PARIS − Artist and art historian Avigdor Arikha, who died last Thursday, was buried in the Montparnasse Cemetery in Paris on Monday. Gusts of wind combined with stinging rain accompanied his funeral, but the sky was clear as though ordered especially for the man whose work was based on natural light.
Some 100 people gathered at the cemetery − relatives friends and colleagues, prominent figures from the French art world, including Musee d’Orsay curator and former Picasso Museum director Jean Clair, Musee National d’Art Moderne director Alfred Pacquement, Marlborough Gallery director Gilbert Lloyd, and many others.
They huddled into their long dark coats, their faces reflecting grief and yearning. They told each other about Arikha, each as he or she knew him − the artist reborn in the 1960s when he abandoned abstract art for figurative work, the fastidious exhibition curator and art historian, the good father and life partner.
At the entrance to the cemetery stood a grey-silver ambulance. Beside it stood a woman, one of the cemetery’s managers, asking the visitors to march behind the ambulance. Hushed tones in various languages could be heard − Hebrew, English and French.
The ambulance drove slowly along the long asphalt road lined on either side with granite headstones. Montparnasse Cemetery is the eternal resting place of many of France’s intellectual, artistic and literary elite. It also bears monuments to police and firefighters killed in the line of duty in the city of Paris. The numerous famous people buried there have made the site an immensely popular tourist attraction.
Arikha requested specifically to be buried here, to be near his close friend author and playwright Samuel Beckett.
The ambulance stopped and a wooden coffin emerged engraved with a gold Star of David. Two men lay the coffin on iron poles, wrapped it with a blue velvet drape and lay a wreath of white lilies on it. Arikha’s family members − daughters Noga and Alba, their partners and children, and his wife of almost 50 years, poet Anne Atik, who modeled for most of his paintings, sat before the coffin. Before Atik sat down she passed every person in attendance and gave him a warm hug, thanking him for coming. She spoke to each one in his own language, the languages she shared with Arikha.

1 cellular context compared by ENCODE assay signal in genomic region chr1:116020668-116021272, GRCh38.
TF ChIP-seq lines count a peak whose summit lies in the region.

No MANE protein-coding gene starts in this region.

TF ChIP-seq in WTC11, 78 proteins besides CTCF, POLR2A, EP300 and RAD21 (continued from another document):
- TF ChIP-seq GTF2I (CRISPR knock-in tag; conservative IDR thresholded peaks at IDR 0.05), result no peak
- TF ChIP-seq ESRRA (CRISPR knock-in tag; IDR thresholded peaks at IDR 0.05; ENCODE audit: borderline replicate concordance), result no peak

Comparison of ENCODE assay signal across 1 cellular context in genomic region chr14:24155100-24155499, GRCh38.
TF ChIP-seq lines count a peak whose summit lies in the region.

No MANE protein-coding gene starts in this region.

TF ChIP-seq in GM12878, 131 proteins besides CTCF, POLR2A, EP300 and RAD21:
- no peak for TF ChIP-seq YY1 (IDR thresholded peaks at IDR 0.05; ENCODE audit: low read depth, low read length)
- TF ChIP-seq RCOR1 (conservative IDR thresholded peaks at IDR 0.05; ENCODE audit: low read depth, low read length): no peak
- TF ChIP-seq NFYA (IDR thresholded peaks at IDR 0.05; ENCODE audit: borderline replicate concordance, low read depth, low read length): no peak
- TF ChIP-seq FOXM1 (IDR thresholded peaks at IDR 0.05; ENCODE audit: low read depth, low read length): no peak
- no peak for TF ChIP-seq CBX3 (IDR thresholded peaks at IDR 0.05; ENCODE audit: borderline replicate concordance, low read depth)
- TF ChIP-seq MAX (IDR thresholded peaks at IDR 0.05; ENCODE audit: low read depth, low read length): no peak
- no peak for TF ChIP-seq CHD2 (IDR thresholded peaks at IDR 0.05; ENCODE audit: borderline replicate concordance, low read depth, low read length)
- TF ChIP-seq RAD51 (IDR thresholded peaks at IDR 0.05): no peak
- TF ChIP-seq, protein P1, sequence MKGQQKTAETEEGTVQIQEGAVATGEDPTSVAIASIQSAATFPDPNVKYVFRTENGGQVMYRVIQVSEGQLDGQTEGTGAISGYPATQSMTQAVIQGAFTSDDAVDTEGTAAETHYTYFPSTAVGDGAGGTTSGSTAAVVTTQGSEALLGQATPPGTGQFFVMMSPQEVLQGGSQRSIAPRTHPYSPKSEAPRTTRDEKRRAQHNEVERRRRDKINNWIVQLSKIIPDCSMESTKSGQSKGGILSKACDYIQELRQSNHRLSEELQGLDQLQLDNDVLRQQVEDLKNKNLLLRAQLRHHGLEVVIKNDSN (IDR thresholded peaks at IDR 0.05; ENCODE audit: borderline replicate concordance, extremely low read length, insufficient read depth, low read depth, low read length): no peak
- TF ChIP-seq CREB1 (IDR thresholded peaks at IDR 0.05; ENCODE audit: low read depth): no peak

She carries herself with the same grace and restraint reflected in the countless paintings she modeled for her husband. Her eyes, like in the paintings, are dark, large and round. Now there is a new look in them − grief at parting from her other − physical and spiritual − half. Every time Arikha’s name was mentioned in the eulogies, Atik’s eyes closed, as though to ward off the spreading pain.
One by one the attendants rose to lament Arikha in front of the microphone. First a Reform rabbi in a black cape and skull cap, then the various colleagues. They spoke of a unique artist, a brilliant intellectual, a great loss to the art world, a renaissance man − all titles associated with Arikha already in his lifetime. Now they appeared in his eulogies, including the obituary in the New York Times.
Arikha’s coffin slowly descends down into the earth. On one side of the grave stands poet, novelist and translator Emmanuel Moses reading Kaddish. On the other side stands the cemetery official holding a bouquet of pink wild roses. Each of the mourners takes one flower from her and throws it down to the coffin. When it is all covered with roses and the last mourner leaves the plot, the sky becomes suddenly overcast with dark clouds. When the light turns to gray it is the sign that Avigdor Arikha is gone for good.
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